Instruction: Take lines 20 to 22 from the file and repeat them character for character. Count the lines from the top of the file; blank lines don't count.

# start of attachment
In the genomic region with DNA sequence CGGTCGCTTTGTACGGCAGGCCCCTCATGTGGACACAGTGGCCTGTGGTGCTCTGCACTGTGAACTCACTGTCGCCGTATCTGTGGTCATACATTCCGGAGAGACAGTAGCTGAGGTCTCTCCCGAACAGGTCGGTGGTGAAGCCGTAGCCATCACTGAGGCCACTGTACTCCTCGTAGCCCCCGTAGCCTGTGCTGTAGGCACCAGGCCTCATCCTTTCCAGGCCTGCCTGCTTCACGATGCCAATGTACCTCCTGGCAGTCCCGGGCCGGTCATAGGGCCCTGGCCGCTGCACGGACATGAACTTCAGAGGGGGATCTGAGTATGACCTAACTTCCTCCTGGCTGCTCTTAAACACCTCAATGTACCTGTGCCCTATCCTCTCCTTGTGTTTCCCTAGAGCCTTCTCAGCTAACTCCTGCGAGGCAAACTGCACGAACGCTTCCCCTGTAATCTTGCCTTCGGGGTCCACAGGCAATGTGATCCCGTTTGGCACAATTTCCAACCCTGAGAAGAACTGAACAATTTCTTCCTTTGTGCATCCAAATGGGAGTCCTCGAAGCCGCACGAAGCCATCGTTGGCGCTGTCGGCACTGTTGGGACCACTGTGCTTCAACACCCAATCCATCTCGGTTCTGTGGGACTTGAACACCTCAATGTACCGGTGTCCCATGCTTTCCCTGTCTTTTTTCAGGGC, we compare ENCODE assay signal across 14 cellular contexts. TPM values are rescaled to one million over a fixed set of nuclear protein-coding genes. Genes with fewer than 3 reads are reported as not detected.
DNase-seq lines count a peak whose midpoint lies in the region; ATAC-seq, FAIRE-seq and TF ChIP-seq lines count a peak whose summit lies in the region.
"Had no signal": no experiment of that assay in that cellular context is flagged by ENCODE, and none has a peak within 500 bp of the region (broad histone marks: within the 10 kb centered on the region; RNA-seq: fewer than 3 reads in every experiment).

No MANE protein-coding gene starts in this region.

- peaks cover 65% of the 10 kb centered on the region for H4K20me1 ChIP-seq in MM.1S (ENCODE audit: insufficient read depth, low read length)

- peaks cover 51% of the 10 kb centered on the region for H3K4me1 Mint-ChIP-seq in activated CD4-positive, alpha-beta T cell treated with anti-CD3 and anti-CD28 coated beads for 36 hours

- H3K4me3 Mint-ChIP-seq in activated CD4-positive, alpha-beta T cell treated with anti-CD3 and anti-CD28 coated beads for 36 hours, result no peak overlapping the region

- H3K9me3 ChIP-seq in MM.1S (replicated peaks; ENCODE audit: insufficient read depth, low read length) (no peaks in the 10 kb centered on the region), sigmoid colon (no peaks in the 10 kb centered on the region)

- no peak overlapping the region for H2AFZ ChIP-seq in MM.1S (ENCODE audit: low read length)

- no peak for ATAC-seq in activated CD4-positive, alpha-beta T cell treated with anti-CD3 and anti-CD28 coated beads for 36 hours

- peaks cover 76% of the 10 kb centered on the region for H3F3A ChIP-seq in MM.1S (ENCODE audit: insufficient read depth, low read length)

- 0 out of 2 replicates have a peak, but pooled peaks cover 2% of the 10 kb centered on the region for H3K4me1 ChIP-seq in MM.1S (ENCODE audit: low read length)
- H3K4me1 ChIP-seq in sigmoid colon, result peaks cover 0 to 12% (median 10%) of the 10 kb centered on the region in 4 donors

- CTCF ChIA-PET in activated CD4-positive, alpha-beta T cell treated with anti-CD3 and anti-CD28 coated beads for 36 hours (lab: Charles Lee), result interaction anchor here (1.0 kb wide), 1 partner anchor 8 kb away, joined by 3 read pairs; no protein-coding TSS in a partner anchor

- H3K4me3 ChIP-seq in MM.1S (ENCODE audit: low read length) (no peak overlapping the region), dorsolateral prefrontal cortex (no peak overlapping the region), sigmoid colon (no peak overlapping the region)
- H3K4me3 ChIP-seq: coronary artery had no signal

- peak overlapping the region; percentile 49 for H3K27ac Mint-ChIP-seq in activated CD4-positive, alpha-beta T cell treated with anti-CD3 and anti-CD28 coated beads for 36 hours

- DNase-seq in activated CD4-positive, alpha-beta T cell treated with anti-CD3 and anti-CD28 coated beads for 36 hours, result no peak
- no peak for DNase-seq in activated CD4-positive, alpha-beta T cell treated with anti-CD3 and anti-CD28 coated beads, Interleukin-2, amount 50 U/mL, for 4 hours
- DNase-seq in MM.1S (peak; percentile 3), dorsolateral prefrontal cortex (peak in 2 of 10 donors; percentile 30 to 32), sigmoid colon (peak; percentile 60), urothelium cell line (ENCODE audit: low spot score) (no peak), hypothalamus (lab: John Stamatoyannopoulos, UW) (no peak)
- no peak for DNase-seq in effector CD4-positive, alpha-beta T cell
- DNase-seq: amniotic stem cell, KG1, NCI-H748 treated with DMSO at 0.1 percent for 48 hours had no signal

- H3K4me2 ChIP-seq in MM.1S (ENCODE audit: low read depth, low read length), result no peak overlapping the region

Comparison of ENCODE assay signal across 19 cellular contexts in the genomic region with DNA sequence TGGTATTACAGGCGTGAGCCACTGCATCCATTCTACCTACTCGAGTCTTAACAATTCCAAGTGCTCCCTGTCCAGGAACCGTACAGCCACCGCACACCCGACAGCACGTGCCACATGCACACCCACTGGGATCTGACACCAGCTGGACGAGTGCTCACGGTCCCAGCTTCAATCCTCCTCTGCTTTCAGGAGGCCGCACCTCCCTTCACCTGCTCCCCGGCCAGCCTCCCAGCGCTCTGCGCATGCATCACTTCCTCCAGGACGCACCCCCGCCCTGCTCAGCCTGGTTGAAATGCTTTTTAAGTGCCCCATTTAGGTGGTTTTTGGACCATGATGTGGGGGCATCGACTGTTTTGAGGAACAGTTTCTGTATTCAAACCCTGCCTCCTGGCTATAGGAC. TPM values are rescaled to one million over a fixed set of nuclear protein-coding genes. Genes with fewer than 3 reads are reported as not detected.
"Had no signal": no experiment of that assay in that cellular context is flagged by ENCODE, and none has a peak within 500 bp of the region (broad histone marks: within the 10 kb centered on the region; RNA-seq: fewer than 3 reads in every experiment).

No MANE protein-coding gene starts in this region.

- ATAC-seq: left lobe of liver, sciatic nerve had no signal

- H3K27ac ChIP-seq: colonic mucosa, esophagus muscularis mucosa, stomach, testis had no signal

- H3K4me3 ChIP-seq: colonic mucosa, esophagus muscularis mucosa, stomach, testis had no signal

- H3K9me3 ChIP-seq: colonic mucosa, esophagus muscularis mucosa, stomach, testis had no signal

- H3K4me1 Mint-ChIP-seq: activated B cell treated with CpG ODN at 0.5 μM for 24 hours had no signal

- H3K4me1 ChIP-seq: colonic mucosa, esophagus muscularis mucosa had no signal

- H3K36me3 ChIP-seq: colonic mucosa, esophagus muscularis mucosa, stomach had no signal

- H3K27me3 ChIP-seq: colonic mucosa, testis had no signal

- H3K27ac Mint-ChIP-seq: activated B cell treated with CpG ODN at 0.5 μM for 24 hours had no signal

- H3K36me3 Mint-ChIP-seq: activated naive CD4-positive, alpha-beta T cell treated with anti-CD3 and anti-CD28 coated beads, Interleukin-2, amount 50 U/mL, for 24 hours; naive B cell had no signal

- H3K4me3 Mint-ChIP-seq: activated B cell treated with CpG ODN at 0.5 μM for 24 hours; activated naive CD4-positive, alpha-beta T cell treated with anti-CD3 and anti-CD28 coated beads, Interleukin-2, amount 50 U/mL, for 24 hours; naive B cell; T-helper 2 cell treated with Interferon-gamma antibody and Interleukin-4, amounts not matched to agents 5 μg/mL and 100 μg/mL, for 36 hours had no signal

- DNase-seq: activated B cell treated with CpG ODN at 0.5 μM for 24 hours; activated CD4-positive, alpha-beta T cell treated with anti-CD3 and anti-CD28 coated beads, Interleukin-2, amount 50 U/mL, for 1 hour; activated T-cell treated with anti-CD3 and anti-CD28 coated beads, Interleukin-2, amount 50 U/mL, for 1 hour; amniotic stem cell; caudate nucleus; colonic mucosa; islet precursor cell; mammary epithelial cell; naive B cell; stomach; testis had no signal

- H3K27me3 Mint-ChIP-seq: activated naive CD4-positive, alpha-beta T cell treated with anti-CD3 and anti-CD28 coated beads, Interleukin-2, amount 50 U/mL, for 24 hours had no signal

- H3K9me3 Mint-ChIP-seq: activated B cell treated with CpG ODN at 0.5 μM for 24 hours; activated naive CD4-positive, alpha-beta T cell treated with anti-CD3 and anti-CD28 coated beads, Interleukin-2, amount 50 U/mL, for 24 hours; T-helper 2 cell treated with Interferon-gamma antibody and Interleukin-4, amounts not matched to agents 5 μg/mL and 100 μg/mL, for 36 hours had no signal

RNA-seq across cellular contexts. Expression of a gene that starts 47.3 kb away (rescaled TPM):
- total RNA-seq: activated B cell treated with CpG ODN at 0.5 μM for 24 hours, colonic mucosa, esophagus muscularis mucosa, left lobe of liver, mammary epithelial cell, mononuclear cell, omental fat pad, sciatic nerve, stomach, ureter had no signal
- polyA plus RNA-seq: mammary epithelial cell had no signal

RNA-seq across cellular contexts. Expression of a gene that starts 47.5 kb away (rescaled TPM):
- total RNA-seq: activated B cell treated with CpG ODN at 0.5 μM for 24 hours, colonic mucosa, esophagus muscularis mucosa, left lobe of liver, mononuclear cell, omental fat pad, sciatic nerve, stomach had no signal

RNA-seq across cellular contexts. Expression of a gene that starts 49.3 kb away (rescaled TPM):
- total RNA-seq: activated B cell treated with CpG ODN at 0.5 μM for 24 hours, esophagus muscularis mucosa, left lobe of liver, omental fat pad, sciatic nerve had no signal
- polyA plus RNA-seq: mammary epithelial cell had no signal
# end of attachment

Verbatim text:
- DNase-seq in MM.1S (peak; percentile 3), dorsolateral prefrontal cortex (peak in 2 of 10 donors; percentile 30 to 32), sigmoid colon (peak; percentile 60), urothelium cell line (ENCODE audit: low spot score) (no peak), hypothalamus (lab: John Stamatoyannopoulos, UW) (no peak)
- no peak for DNase-seq in effector CD4-positive, alpha-beta T cell
- DNase-seq: amniotic stem cell, KG1, NCI-H748 treated with DMSO at 0.1 percent for 48 hours had no signal